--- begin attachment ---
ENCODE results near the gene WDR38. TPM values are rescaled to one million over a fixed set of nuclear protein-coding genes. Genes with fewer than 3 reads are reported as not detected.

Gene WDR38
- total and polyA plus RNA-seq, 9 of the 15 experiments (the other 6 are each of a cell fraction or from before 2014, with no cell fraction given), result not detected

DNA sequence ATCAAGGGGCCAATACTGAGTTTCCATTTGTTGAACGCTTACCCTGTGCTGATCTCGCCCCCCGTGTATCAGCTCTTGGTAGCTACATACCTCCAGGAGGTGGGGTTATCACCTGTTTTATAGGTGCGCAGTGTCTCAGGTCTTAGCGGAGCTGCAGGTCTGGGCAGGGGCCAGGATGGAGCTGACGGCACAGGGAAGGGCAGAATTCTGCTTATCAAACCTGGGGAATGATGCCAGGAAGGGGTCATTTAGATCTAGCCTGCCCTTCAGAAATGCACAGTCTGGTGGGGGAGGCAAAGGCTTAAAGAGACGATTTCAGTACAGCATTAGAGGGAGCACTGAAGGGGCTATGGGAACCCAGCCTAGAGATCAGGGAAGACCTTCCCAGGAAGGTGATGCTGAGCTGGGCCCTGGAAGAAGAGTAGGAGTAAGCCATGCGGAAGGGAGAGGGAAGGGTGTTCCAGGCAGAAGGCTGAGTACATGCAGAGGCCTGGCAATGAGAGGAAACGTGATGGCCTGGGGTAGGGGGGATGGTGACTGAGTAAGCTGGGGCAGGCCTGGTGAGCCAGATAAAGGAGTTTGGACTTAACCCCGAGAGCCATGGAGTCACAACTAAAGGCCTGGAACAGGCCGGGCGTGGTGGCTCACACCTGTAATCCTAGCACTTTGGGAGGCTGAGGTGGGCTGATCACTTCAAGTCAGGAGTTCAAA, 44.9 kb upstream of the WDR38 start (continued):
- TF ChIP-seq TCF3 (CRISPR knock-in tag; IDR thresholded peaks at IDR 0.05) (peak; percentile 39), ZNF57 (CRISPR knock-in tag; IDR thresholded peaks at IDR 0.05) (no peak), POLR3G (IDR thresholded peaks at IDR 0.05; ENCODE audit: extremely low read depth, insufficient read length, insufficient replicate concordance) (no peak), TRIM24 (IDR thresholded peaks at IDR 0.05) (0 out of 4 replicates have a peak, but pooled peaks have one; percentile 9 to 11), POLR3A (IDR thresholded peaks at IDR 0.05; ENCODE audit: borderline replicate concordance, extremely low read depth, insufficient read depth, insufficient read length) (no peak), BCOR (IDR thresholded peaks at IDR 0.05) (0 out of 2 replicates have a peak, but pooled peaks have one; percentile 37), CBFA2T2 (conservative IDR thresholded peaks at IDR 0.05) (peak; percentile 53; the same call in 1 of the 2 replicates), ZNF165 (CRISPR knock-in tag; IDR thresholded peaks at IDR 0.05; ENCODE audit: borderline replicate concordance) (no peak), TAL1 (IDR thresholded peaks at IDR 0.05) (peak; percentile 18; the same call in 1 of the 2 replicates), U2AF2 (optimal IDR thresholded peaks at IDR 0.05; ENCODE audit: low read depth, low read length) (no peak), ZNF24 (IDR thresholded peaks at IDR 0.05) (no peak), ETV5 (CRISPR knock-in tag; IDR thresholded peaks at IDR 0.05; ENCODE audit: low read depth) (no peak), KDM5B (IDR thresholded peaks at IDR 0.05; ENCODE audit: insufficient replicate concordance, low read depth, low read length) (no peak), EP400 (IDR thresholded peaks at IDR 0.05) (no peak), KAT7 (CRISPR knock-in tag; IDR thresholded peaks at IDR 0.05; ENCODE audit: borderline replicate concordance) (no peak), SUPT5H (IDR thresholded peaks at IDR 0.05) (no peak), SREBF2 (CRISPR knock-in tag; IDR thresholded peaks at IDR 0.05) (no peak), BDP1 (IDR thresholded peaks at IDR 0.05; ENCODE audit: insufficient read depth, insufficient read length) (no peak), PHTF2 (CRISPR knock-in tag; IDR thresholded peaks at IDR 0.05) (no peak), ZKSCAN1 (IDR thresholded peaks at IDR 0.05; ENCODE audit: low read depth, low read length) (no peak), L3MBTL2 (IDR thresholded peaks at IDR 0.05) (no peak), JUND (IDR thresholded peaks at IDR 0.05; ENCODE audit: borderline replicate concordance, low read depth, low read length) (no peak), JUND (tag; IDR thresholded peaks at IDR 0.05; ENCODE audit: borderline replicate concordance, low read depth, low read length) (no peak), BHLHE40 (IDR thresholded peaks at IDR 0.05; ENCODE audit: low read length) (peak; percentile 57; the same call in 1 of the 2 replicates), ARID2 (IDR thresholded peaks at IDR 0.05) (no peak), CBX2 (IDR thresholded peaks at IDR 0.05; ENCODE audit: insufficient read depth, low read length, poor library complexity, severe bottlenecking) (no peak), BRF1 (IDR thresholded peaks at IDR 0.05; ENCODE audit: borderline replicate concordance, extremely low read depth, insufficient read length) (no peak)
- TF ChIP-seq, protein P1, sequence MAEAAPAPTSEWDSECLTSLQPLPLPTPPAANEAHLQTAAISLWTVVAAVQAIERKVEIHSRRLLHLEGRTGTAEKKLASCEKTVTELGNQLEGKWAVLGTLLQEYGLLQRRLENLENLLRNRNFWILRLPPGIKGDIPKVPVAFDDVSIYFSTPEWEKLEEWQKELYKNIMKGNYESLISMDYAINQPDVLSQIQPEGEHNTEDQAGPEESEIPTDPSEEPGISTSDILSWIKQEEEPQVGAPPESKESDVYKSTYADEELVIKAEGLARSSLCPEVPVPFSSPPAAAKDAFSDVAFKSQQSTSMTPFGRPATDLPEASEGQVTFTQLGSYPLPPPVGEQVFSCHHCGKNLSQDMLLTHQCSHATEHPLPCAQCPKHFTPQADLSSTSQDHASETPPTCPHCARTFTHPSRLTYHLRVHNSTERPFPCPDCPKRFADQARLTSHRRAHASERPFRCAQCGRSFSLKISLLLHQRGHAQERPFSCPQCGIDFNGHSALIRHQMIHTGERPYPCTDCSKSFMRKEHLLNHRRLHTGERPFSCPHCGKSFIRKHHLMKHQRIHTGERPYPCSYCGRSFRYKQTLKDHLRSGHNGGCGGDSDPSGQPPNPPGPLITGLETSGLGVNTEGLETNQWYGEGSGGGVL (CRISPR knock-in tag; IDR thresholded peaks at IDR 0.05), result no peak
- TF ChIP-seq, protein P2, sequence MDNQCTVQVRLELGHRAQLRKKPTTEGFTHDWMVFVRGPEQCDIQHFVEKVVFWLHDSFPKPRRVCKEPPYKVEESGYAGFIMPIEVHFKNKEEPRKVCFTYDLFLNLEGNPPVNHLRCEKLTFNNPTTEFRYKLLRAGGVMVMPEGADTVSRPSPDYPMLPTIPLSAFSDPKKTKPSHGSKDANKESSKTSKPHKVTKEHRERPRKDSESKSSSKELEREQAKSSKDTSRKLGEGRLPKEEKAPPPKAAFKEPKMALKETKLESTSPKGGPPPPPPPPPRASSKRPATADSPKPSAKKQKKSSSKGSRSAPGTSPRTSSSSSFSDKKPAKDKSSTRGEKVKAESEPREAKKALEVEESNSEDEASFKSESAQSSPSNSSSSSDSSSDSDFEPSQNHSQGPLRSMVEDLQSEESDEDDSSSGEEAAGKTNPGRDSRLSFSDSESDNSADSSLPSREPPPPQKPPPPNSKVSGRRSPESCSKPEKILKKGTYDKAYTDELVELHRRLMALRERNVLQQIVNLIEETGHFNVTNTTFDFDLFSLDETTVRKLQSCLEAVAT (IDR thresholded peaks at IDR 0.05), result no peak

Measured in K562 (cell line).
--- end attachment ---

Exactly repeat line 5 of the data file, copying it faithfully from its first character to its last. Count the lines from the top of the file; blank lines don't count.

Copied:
- TF ChIP-seq TCF3 (CRISPR knock-in tag; IDR thresholded peaks at IDR 0.05) (peak; percentile 39), ZNF57 (CRISPR knock-in tag; IDR thresholded peaks at IDR 0.05) (no peak), POLR3G (IDR thresholded peaks at IDR 0.05; ENCODE audit: extremely low read depth, insufficient read length, insufficient replicate concordance) (no peak), TRIM24 (IDR thresholded peaks at IDR 0.05) (0 out of 4 replicates have a peak, but pooled peaks have one; percentile 9 to 11), POLR3A (IDR thresholded peaks at IDR 0.05; ENCODE audit: borderline replicate concordance, extremely low read depth, insufficient read depth, insufficient read length) (no peak), BCOR (IDR thresholded peaks at IDR 0.05) (0 out of 2 replicates have a peak, but pooled peaks have one; percentile 37), CBFA2T2 (conservative IDR thresholded peaks at IDR 0.05) (peak; percentile 53; the same call in 1 of the 2 replicates), ZNF165 (CRISPR knock-in tag; IDR thresholded peaks at IDR 0.05; ENCODE audit: borderline replicate concordance) (no peak), TAL1 (IDR thresholded peaks at IDR 0.05) (peak; percentile 18; the same call in 1 of the 2 replicates), U2AF2 (optimal IDR thresholded peaks at IDR 0.05; ENCODE audit: low read depth, low read length) (no peak), ZNF24 (IDR thresholded peaks at IDR 0.05) (no peak), ETV5 (CRISPR knock-in tag; IDR thresholded peaks at IDR 0.05; ENCODE audit: low read depth) (no peak), KDM5B (IDR thresholded peaks at IDR 0.05; ENCODE audit: insufficient replicate concordance, low read depth, low read length) (no peak), EP400 (IDR thresholded peaks at IDR 0.05) (no peak), KAT7 (CRISPR knock-in tag; IDR thresholded peaks at IDR 0.05; ENCODE audit: borderline replicate concordance) (no peak), SUPT5H (IDR thresholded peaks at IDR 0.05) (no peak), SREBF2 (CRISPR knock-in tag; IDR thresholded peaks at IDR 0.05) (no peak), BDP1 (IDR thresholded peaks at IDR 0.05; ENCODE audit: insufficient read depth, insufficient read length) (no peak), PHTF2 (CRISPR knock-in tag; IDR thresholded peaks at IDR 0.05) (no peak), ZKSCAN1 (IDR thresholded peaks at IDR 0.05; ENCODE audit: low read depth, low read length) (no peak), L3MBTL2 (IDR thresholded peaks at IDR 0.05) (no peak), JUND (IDR thresholded peaks at IDR 0.05; ENCODE audit: borderline replicate concordance, low read depth, low read length) (no peak), JUND (tag; IDR thresholded peaks at IDR 0.05; ENCODE audit: borderline replicate concordance, low read depth, low read length) (no peak), BHLHE40 (IDR thresholded peaks at IDR 0.05; ENCODE audit: low read length) (peak; percentile 57; the same call in 1 of the 2 replicates), ARID2 (IDR thresholded peaks at IDR 0.05) (no peak), CBX2 (IDR thresholded peaks at IDR 0.05; ENCODE audit: insufficient read depth, low read length, poor library complexity, severe bottlenecking) (no peak), BRF1 (IDR thresholded peaks at IDR 0.05; ENCODE audit: borderline replicate concordance, extremely low read depth, insufficient read length) (no peak)